This is not to say that President Yoon will be completely helpless in pushing forward his key agenda items. While the DPK scored a majority of seats, the party did not win the two-thirds supermajority that would have given it much more power — to potentially amend the constitution, override President Yoon’s veto power or even impeach him.

On balance, the political landscape may remain relatively similar to before the election since the PPP only lost six seats despite initial exit polls suggesting a larger DPK victory. The PPP is still the minority party while the DPK is still the majority party in the legislative body.

The results do not necessarily indicate that voters are fully supportive of the DPK. Due to growing dissatisfaction among both conservative and progressive voters of the major parties, many have flocked to support former justice minister Cho Kuk. Cho suddenly rose to prominence through his anti-Yoon stance, calling for an end to President Yoon’s administrationdue to alleged abuses of power and his involvement in the 2019 investigation into Cho and his family over allegations of corruption and academic fraud.

Cho Kuk has gained both significant support from voters and leverage as the leader of the new Rebuilding Korea Party (RKP), which secured 12 seats in the National Assembly. This minor liberal party is now the third-largest political party in South Korea, even though it was only created in February 2024 and has not yet shown any concrete political achievements. The extent to which the RKP collaborates with the DPK will critically shape the political landscape for the next three years.

The new parliament starts its four-year term in May, and President Yoon is likely to face one of his toughest challenges since his inauguration. Not only will he need to find a way to cooperate with a new opposition-dominated National Assembly, but he will also have to successfully reshuffle his government. He also needs to bring together a deeply divided country, one that has continuously struggled with polarisation, even before he took office. To avoid a lame duck presidency, President Yoon will need to adroitly tackle these formidable tasks before the end of his term in 2027.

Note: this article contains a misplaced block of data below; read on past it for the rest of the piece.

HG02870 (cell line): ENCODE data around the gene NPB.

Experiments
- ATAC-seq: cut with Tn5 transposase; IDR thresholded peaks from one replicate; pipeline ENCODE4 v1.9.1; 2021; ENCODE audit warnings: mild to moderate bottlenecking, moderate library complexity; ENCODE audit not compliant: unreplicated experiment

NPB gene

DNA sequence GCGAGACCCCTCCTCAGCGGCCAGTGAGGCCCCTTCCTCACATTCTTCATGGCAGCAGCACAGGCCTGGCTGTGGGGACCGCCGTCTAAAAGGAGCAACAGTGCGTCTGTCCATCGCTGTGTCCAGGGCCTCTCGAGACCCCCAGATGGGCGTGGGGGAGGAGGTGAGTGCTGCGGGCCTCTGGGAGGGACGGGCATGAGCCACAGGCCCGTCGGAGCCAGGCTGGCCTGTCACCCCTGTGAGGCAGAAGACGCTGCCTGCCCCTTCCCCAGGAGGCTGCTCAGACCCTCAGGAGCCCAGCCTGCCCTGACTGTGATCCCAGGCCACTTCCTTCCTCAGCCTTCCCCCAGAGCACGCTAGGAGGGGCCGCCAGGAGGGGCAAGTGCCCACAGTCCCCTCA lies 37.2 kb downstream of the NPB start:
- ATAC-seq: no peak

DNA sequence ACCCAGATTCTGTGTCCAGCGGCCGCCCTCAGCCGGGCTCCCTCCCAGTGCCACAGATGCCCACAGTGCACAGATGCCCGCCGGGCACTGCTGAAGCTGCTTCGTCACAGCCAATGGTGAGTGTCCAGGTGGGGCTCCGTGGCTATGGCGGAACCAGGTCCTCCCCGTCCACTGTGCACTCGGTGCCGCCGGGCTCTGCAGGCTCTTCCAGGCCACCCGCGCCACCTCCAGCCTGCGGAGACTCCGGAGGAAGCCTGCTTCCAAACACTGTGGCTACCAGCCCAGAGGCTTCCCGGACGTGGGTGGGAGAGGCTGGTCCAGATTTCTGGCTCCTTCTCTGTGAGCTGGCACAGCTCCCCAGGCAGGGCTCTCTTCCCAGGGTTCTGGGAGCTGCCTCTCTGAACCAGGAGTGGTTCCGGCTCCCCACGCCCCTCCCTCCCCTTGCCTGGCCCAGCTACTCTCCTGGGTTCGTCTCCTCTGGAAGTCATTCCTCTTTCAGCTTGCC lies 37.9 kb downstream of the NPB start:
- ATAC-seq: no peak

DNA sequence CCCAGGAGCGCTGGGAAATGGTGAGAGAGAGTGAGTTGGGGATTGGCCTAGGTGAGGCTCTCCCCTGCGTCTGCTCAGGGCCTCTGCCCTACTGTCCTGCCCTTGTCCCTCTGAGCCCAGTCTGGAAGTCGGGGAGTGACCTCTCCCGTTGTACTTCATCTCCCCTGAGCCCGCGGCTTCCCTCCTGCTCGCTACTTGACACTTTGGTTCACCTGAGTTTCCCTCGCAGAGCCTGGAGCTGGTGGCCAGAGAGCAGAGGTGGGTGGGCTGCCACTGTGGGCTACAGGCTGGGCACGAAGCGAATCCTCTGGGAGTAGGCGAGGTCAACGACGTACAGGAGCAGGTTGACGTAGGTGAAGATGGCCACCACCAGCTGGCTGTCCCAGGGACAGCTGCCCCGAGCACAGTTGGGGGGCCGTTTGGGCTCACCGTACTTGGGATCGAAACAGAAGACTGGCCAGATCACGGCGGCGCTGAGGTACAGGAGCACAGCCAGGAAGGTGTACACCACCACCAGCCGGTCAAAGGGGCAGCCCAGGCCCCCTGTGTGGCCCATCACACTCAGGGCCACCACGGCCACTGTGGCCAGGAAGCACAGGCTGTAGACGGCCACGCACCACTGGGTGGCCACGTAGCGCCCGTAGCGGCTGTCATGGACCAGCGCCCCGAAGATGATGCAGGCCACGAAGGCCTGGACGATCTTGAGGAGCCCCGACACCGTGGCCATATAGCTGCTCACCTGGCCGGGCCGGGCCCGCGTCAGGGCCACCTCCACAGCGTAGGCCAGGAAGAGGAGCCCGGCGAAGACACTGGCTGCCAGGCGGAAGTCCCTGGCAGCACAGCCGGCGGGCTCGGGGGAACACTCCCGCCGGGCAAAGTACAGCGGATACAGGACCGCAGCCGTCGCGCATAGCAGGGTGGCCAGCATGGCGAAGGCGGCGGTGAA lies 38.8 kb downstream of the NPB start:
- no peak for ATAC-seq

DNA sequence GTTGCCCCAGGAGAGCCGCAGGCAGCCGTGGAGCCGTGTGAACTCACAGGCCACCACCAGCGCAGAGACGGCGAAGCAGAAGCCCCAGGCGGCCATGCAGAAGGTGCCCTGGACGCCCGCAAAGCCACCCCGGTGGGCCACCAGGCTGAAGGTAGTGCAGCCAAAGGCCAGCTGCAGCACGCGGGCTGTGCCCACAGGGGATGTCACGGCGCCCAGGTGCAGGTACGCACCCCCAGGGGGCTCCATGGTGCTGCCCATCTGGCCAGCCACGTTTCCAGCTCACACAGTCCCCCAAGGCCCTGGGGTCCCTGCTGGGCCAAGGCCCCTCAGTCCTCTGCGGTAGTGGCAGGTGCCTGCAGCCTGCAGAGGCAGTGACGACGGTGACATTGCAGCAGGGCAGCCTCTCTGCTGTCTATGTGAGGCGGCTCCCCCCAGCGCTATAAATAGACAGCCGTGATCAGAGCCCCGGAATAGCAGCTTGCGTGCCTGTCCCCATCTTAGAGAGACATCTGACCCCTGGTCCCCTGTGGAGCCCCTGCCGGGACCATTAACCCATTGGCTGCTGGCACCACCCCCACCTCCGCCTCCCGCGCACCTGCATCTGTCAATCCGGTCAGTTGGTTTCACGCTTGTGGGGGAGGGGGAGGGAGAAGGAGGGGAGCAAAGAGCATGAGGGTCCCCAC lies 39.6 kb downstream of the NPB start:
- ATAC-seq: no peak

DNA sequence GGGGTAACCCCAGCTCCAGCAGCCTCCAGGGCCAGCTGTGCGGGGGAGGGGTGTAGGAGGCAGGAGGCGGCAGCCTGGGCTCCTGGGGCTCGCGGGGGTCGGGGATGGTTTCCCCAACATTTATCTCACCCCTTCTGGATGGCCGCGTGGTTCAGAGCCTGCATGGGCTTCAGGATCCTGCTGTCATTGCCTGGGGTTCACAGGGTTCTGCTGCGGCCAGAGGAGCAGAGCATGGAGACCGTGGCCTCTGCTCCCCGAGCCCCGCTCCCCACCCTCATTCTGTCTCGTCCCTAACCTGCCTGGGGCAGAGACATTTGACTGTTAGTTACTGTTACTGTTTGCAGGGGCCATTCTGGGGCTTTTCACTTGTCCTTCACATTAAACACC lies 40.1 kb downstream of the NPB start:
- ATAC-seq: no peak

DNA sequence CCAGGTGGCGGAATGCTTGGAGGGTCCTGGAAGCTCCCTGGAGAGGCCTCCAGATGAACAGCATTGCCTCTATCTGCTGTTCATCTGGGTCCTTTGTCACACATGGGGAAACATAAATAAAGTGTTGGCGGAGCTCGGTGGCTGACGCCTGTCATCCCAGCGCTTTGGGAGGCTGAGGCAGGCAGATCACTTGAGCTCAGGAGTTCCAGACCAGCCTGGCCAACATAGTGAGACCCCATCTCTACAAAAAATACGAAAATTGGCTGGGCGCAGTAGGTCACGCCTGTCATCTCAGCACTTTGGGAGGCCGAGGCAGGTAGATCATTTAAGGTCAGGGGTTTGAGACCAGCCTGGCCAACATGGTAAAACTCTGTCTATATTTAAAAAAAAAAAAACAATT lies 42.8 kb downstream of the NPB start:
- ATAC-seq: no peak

• About the author: Hannah June Kim is Assistant Professor and Director of the Korea and East Asia Studies Program in the Graduate School of International Studies (GSIS) at Sogang University.
  • Source: This article was published by East Asia Forum

East Asia Forum

East Asia Forum is a platform for analysis and research on politics, economics, business, law, security, international relations and society relevant to public policy, centred on the Asia Pacific region. It consists of an online publication and a quarterly magazine, East Asia Forum Quarterly, which aim to provide clear and original analysis from the leading minds in the region and beyond.